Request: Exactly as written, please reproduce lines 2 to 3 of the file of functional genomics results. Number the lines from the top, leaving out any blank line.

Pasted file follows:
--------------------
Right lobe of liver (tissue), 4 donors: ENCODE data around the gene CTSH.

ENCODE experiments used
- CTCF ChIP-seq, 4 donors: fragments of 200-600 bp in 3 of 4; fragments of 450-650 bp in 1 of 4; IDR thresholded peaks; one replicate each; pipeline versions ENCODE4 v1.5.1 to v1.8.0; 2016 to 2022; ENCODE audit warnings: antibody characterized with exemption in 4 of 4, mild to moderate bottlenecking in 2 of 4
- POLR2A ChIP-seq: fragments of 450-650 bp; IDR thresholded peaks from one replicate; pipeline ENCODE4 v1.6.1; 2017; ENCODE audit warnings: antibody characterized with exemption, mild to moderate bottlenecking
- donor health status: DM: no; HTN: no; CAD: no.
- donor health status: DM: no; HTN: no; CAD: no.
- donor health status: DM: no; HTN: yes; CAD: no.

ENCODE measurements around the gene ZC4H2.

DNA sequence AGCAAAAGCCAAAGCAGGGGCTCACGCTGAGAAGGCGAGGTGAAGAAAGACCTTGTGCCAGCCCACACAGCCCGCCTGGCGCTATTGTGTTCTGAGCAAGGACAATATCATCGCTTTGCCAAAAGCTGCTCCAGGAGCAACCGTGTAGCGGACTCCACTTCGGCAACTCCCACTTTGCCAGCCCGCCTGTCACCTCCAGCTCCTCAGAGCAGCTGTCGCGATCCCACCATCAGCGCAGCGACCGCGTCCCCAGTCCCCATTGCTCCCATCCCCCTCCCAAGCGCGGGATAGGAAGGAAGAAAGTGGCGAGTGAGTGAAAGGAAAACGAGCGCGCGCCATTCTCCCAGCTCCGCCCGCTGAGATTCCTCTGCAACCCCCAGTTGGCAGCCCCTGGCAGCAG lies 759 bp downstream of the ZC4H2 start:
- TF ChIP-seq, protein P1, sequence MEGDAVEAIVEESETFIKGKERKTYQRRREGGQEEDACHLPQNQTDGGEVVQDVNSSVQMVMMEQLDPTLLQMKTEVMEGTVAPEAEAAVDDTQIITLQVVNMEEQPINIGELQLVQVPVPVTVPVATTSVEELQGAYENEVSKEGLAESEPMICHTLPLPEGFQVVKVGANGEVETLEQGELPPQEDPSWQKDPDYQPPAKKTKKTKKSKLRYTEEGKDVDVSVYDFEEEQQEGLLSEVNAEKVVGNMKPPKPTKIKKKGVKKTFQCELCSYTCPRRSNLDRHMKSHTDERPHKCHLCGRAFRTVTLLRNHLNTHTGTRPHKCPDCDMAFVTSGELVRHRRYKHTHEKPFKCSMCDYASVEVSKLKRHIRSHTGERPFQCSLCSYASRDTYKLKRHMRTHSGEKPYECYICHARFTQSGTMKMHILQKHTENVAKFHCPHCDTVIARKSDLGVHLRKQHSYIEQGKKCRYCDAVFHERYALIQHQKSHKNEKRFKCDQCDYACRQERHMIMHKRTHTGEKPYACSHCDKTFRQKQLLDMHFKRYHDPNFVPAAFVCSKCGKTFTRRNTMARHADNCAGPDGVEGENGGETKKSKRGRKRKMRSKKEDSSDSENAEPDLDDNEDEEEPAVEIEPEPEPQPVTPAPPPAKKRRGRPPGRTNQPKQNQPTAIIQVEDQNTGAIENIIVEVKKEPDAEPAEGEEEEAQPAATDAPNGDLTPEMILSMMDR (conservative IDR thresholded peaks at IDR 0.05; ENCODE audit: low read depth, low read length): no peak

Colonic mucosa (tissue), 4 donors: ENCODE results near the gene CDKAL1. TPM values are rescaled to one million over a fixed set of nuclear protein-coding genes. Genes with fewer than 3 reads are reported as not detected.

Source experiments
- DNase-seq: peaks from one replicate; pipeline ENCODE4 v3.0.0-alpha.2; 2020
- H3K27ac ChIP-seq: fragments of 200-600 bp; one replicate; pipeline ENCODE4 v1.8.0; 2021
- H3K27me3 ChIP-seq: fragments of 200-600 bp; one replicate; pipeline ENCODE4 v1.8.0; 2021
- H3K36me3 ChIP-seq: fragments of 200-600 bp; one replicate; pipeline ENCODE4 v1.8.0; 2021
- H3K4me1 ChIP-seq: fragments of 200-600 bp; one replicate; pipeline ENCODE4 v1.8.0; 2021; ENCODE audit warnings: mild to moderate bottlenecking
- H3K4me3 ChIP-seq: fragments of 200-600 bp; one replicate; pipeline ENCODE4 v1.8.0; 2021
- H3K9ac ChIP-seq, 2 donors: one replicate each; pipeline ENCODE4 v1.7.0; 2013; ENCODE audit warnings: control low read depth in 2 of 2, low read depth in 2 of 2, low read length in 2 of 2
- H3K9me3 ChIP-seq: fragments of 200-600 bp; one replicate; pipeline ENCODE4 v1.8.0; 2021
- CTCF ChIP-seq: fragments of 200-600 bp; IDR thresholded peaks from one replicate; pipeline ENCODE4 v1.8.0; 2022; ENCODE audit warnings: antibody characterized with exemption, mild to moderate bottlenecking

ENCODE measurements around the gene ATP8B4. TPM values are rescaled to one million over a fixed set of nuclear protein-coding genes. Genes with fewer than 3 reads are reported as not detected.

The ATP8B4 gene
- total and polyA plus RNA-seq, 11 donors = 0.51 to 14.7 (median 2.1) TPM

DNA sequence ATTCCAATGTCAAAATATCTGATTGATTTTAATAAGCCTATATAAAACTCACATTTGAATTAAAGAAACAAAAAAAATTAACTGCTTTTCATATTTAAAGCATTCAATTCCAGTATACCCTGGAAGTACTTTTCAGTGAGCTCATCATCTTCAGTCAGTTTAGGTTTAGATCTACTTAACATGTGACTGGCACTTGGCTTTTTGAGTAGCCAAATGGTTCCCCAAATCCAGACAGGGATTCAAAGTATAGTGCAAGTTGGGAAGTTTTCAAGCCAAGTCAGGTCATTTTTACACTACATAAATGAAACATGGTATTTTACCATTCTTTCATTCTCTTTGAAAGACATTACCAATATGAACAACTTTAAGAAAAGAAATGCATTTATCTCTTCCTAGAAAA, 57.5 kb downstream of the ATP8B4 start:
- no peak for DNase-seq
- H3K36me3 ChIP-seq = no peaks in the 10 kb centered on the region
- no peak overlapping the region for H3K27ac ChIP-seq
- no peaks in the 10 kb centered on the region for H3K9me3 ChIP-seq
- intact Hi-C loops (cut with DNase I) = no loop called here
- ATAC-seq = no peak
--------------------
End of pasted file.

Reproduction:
ENCODE experiments used
- CTCF ChIP-seq, 4 donors: fragments of 200-600 bp in 3 of 4; fragments of 450-650 bp in 1 of 4; IDR thresholded peaks; one replicate each; pipeline versions ENCODE4 v1.5.1 to v1.8.0; 2016 to 2022; ENCODE audit warnings: antibody characterized with exemption in 4 of 4, mild to moderate bottlenecking in 2 of 4